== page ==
Margaret Thatcher made sure her legacy would live on.
Before her passing, the former British prime minister approved a biography to be released after her death. NPR reports that the biography, titled Margaret Thatcher: The Authorized Biography, Volume One: Not For Turning, was written by Charles Moore and published by Allen Lane.
Allen Lane released a statement saying, “The biography was commissioned in 1997 on the understanding that it would not be published during Baroness Thatcher’s lifetime. Charles Moore was given full access to Baroness Thatcher’s private papers and interviewed her extensively.”
Thatcher’s biography will be released immediately following Thatcher’s funeral, which will take place next week.
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Scottish author Iain Banks recently informed readers that he has been diagnosed with gall bladder cancer and has only months to live.
The well-loved fiction and sci-fi author, who wrote The Wasp Factory and Consider Phlebas, issued an official statement on his website, which explained that the gall bladder cancer had spread and effectively ruled out any opportunity for surgery:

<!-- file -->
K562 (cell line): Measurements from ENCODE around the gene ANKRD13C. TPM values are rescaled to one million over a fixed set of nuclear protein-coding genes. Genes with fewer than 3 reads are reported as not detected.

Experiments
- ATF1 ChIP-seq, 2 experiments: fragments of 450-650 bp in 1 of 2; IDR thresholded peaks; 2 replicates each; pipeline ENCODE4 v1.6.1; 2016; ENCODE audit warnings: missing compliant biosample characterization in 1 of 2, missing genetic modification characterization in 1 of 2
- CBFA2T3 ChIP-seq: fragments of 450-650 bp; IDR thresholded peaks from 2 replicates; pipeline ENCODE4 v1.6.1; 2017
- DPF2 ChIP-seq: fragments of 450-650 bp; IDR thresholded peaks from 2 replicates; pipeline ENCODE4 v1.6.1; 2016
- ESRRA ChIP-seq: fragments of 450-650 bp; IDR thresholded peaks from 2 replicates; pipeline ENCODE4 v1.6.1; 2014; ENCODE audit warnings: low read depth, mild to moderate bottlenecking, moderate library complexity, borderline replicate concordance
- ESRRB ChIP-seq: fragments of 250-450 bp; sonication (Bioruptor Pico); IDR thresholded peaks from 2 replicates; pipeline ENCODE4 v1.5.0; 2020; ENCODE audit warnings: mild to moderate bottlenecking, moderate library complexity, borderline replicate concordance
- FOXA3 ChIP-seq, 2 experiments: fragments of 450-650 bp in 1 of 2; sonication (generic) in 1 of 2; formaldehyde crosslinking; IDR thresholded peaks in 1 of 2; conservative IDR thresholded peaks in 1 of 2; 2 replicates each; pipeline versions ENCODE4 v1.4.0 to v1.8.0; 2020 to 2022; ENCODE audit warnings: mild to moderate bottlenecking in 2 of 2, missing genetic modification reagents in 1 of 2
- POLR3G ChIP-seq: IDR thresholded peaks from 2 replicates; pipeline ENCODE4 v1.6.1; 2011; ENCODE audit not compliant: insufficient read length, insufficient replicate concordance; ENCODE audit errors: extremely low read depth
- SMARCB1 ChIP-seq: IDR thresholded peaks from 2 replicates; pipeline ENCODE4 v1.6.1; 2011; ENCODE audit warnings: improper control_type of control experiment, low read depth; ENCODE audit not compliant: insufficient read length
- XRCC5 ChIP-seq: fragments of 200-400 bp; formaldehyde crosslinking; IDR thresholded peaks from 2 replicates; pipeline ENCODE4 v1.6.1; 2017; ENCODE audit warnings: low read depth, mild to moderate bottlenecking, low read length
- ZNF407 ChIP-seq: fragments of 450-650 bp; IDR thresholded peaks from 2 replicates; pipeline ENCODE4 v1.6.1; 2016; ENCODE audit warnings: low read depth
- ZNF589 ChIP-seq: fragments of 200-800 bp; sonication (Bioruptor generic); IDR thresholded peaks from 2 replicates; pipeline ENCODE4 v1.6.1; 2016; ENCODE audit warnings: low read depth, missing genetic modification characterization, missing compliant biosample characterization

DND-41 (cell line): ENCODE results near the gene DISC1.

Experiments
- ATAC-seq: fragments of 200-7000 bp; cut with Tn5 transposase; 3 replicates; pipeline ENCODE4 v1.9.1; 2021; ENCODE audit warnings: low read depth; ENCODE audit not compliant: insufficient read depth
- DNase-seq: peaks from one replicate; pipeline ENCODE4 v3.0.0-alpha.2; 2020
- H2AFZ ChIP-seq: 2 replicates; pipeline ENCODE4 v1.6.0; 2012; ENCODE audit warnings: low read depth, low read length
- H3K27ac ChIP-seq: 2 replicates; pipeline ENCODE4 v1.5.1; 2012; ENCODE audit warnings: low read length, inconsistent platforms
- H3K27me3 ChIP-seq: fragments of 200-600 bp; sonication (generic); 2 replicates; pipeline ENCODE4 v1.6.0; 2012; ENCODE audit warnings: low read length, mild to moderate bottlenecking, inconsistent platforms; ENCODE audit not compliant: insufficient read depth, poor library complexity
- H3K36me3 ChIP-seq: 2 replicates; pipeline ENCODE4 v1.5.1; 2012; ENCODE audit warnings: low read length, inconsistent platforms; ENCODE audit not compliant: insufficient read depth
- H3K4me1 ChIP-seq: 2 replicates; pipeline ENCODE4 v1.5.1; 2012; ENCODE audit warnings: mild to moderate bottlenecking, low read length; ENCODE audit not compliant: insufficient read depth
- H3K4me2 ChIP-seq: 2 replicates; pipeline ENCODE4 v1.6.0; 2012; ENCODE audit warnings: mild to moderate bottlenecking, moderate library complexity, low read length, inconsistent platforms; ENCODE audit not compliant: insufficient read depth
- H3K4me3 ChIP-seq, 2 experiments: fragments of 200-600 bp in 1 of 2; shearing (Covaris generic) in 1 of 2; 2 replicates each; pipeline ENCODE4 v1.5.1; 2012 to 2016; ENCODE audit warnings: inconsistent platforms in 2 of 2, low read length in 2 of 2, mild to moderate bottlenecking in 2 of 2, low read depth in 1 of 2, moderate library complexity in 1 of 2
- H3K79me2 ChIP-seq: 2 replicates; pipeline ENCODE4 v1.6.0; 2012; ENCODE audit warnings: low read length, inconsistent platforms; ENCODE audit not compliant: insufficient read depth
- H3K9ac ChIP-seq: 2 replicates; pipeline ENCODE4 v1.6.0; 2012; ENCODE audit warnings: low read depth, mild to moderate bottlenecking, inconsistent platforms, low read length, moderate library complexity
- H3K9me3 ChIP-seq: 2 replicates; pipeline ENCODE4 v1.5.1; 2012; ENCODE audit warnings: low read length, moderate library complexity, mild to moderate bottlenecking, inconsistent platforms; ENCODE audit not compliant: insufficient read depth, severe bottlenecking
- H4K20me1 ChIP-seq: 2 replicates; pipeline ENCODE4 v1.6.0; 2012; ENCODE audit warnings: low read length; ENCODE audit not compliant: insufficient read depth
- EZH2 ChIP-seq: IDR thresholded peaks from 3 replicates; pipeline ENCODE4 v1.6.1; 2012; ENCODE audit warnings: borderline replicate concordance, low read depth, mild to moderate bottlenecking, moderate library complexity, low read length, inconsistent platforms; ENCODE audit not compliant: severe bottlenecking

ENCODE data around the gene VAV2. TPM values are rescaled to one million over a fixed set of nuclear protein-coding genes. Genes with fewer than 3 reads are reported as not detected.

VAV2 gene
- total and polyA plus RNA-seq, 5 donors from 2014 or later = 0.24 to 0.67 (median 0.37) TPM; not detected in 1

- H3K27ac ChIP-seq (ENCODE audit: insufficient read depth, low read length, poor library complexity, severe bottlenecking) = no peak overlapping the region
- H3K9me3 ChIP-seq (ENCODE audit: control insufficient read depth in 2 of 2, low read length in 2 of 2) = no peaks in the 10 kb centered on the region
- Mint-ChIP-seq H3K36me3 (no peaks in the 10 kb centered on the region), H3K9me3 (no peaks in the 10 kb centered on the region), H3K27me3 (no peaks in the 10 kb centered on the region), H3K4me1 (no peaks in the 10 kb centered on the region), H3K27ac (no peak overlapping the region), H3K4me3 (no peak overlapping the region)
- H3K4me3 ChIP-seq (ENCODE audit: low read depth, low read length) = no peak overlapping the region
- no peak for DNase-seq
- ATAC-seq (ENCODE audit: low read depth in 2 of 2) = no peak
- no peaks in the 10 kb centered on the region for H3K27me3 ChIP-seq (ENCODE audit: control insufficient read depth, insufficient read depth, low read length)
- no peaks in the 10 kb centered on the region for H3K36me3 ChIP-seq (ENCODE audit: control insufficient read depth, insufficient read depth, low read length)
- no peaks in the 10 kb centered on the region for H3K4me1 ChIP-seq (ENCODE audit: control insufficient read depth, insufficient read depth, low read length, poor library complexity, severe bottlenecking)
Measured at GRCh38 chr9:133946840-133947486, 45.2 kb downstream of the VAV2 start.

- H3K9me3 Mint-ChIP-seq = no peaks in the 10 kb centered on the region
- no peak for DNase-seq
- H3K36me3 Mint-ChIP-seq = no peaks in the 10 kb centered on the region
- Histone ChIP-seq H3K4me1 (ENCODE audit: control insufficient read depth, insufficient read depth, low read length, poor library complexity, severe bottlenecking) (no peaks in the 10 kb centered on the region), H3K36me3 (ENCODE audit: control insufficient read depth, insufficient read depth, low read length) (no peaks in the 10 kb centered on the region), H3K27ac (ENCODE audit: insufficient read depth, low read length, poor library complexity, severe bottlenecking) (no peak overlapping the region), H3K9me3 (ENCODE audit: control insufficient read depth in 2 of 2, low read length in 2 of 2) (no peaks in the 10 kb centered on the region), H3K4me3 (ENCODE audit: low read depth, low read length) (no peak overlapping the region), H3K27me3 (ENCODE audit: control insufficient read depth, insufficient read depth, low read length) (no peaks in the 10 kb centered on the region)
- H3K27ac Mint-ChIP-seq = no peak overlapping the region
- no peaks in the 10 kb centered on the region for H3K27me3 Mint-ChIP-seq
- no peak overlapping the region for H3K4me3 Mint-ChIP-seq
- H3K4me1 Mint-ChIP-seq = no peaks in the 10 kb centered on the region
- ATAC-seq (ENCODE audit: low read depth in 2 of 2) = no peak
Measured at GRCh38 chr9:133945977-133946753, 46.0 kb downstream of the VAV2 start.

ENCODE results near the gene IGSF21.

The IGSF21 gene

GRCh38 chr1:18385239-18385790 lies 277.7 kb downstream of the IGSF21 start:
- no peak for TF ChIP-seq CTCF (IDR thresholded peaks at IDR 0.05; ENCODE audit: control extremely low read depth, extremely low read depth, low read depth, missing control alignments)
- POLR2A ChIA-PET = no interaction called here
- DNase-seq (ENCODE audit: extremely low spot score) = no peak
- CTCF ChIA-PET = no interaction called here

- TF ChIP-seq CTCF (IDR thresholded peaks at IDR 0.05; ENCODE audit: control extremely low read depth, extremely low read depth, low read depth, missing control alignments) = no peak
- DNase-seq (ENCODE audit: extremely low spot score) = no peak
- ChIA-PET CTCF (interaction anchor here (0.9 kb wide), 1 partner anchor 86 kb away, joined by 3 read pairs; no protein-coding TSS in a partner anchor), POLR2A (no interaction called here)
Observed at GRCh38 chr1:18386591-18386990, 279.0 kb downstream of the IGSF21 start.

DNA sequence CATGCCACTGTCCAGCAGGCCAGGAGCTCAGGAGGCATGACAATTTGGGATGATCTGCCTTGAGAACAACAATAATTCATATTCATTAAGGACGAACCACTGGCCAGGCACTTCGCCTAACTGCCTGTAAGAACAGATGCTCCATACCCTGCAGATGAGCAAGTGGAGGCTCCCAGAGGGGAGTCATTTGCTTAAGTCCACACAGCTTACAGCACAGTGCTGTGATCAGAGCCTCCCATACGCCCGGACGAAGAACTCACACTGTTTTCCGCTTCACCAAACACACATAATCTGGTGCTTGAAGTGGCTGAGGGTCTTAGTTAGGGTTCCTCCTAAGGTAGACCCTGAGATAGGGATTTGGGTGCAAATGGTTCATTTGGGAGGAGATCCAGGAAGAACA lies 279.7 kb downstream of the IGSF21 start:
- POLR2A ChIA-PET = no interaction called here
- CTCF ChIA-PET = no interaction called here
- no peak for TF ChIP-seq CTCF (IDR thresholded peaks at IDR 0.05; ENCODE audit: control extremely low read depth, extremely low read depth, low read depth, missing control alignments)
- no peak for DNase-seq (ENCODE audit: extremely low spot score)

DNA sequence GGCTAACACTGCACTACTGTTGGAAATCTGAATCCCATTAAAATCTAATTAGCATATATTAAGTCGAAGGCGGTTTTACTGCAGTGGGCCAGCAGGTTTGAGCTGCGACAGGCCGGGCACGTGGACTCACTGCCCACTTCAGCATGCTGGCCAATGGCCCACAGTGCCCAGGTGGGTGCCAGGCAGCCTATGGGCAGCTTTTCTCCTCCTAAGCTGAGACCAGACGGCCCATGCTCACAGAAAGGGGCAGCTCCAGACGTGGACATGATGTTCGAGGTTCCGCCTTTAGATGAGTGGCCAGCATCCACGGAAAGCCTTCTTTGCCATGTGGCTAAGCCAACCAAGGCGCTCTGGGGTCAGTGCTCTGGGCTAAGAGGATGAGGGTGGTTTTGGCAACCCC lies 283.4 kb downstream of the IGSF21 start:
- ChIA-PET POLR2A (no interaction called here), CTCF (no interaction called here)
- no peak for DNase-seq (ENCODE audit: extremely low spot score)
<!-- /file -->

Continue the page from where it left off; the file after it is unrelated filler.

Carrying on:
“The bottom line, now, I’m afraid, is that as a late stage gall bladder cancer patient, I’m expected to live for ‘several months’ and it’s extremely unlikely I’ll live beyond a year. So it looks like my latest novel, The Quarry, will be my last.
As a result, I’ve withdrawn from all planned public engagements and I’ve asked my partner Adele if she will do me the honour of becoming my widow (sorry – but we find ghoulish humour helps).”
Banks, who has not yet decided if he will undergo chemotherapy to extend his life, also informed his fans that his publishers are working diligently to move up the publication date of The Quarry so that he will be around when it hits shelves. In the meantime, a website will be up and running soon where readers can keep track of his progress. Read Banks’ full statement here.
Read an exclusive excerpt from ‘Beautiful Stranger,’ the follow-up to the steamy ‘Twilight’ fanfic ‘Beautiful Bastard’